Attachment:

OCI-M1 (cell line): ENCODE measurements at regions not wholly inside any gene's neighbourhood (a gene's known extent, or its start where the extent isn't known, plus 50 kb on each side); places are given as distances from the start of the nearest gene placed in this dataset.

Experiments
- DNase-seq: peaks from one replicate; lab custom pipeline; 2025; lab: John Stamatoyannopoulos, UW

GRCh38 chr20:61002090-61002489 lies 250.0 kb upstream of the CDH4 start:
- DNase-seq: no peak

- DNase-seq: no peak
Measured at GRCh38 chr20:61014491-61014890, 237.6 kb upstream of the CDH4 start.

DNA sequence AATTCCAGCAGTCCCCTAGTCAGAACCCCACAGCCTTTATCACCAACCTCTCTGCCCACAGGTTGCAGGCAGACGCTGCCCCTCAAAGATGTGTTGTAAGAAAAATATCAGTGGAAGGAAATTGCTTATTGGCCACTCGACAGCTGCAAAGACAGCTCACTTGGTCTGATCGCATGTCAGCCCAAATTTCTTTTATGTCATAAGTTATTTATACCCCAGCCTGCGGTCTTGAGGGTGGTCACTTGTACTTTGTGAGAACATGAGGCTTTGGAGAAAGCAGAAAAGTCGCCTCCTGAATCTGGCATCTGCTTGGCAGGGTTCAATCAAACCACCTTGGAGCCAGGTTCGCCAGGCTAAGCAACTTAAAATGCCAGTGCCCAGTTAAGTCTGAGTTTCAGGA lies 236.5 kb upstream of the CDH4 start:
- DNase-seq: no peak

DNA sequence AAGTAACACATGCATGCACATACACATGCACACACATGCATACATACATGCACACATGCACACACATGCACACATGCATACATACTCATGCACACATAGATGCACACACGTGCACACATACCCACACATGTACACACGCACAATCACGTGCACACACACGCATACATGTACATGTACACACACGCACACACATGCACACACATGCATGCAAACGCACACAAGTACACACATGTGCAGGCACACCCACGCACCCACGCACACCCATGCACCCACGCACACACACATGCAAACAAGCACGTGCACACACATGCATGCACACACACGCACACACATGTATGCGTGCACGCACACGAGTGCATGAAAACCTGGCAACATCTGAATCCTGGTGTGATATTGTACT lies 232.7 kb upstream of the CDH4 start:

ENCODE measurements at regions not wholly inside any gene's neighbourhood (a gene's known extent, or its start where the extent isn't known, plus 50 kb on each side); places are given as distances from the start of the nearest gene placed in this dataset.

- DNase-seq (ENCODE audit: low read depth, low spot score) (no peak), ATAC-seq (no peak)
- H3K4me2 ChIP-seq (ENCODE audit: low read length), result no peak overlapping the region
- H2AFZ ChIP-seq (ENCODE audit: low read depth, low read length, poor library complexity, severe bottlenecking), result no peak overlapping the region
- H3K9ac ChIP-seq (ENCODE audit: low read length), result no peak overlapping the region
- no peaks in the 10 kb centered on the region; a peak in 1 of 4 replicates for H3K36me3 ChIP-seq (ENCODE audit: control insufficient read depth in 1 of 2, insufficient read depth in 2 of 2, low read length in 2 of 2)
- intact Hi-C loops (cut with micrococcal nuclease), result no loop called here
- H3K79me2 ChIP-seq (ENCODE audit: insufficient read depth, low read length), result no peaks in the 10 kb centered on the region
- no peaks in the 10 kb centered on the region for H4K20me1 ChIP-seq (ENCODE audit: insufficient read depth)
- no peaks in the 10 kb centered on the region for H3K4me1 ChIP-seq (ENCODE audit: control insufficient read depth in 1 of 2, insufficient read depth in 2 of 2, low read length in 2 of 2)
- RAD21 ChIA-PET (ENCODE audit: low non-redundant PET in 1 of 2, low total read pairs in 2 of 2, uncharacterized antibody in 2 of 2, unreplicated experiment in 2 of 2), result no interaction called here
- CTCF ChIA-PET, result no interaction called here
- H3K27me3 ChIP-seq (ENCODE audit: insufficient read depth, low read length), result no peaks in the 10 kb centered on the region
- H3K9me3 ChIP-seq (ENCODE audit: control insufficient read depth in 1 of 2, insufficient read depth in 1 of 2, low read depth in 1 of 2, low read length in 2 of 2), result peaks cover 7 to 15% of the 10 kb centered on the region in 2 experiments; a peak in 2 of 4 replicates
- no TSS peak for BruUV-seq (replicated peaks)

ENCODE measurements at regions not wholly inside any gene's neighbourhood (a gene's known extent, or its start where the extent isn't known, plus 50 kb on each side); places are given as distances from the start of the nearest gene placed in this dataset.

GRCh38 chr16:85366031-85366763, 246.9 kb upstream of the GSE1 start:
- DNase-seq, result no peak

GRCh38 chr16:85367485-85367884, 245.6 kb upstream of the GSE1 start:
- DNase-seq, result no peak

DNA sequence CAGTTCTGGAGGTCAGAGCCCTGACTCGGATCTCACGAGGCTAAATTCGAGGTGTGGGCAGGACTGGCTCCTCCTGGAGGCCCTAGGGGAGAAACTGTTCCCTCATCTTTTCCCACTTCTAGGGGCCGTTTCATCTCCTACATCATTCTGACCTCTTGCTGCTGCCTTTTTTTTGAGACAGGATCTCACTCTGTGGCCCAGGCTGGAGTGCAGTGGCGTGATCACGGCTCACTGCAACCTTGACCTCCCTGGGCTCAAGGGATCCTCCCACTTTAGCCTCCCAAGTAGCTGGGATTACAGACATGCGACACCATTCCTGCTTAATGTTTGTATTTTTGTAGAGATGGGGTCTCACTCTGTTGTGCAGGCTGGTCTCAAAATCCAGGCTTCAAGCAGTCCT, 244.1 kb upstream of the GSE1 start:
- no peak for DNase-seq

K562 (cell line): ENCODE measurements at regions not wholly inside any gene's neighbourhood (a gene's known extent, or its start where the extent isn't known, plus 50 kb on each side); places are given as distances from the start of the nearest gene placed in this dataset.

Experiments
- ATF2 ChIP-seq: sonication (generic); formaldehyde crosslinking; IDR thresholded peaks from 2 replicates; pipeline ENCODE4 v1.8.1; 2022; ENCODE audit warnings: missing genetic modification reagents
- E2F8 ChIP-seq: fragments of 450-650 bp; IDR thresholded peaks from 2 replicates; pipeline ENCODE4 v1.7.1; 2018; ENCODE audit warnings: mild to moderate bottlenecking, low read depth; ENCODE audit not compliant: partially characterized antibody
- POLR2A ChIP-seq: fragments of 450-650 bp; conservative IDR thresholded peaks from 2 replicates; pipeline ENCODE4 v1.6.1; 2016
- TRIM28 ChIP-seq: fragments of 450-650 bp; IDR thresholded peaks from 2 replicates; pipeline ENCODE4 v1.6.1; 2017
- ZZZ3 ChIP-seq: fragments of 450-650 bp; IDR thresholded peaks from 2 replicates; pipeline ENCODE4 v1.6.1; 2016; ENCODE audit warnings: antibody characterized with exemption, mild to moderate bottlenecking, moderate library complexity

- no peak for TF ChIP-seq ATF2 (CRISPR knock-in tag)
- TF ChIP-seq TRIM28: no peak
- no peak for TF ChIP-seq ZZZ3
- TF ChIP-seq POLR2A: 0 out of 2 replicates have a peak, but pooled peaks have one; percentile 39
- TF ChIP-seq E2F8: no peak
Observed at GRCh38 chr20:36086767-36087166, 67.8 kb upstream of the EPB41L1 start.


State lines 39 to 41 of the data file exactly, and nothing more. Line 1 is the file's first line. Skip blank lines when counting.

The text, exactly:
- ZZZ3 ChIP-seq: fragments of 450-650 bp; IDR thresholded peaks from 2 replicates; pipeline ENCODE4 v1.6.1; 2016; ENCODE audit warnings: antibody characterized with exemption, mild to moderate bottlenecking, moderate library complexity

- no peak for TF ChIP-seq ATF2 (CRISPR knock-in tag)
- TF ChIP-seq TRIM28: no peak